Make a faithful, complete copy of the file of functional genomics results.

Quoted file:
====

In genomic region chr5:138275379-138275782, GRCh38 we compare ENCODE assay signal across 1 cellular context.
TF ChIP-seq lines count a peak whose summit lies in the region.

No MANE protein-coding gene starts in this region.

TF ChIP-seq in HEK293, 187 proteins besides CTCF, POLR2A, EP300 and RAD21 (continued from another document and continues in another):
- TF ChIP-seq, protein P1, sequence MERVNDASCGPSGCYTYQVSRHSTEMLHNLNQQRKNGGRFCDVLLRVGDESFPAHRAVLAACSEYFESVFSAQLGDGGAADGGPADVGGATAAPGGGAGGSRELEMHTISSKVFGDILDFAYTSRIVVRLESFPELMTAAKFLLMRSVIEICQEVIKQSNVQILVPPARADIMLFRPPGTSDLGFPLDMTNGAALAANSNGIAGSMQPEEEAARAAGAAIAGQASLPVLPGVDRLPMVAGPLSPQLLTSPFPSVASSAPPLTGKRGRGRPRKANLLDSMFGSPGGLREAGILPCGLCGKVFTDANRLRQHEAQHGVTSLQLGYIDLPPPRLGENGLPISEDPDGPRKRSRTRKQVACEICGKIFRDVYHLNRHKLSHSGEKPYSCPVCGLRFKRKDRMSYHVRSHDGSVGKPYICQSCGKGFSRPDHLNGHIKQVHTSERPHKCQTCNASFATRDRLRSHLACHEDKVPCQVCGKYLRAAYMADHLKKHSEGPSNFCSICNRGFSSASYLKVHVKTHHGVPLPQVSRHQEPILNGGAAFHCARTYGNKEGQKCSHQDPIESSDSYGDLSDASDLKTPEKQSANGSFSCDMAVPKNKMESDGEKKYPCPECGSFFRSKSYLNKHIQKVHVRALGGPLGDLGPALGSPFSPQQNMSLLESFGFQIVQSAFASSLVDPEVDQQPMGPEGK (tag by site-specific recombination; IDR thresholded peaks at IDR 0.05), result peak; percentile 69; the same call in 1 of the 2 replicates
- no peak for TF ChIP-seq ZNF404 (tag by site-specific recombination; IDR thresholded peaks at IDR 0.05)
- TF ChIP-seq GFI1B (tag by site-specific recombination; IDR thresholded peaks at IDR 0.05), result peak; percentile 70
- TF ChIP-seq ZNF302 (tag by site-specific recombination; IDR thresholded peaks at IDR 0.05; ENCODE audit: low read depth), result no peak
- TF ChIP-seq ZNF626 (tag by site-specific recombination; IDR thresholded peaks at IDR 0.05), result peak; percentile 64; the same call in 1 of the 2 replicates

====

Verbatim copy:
In genomic region chr5:138275379-138275782, GRCh38 we compare ENCODE assay signal across 1 cellular context.
TF ChIP-seq lines count a peak whose summit lies in the region.

No MANE protein-coding gene starts in this region.

TF ChIP-seq in HEK293, 187 proteins besides CTCF, POLR2A, EP300 and RAD21 (continued from another document and continues in another):
- TF ChIP-seq, protein P1, sequence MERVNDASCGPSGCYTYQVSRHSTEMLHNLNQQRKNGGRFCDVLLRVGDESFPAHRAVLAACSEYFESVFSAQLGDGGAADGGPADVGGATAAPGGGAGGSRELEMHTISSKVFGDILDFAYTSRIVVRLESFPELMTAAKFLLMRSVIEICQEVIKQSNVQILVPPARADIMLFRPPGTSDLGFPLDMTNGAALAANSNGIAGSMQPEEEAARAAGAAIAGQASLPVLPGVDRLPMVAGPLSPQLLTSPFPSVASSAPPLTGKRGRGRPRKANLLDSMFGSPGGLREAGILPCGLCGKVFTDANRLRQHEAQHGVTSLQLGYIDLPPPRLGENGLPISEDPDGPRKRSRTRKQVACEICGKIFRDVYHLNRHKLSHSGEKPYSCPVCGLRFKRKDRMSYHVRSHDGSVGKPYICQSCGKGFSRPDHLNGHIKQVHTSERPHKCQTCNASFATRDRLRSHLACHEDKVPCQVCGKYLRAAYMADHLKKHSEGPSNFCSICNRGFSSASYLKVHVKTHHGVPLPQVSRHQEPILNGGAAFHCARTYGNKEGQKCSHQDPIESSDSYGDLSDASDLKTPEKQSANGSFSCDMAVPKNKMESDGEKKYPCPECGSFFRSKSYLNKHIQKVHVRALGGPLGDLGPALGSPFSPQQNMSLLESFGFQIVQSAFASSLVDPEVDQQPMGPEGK (tag by site-specific recombination; IDR thresholded peaks at IDR 0.05), result peak; percentile 69; the same call in 1 of the 2 replicates
- no peak for TF ChIP-seq ZNF404 (tag by site-specific recombination; IDR thresholded peaks at IDR 0.05)
- TF ChIP-seq GFI1B (tag by site-specific recombination; IDR thresholded peaks at IDR 0.05), result peak; percentile 70
- TF ChIP-seq ZNF302 (tag by site-specific recombination; IDR thresholded peaks at IDR 0.05; ENCODE audit: low read depth), result no peak
- TF ChIP-seq ZNF626 (tag by site-specific recombination; IDR thresholded peaks at IDR 0.05), result peak; percentile 64; the same call in 1 of the 2 replicates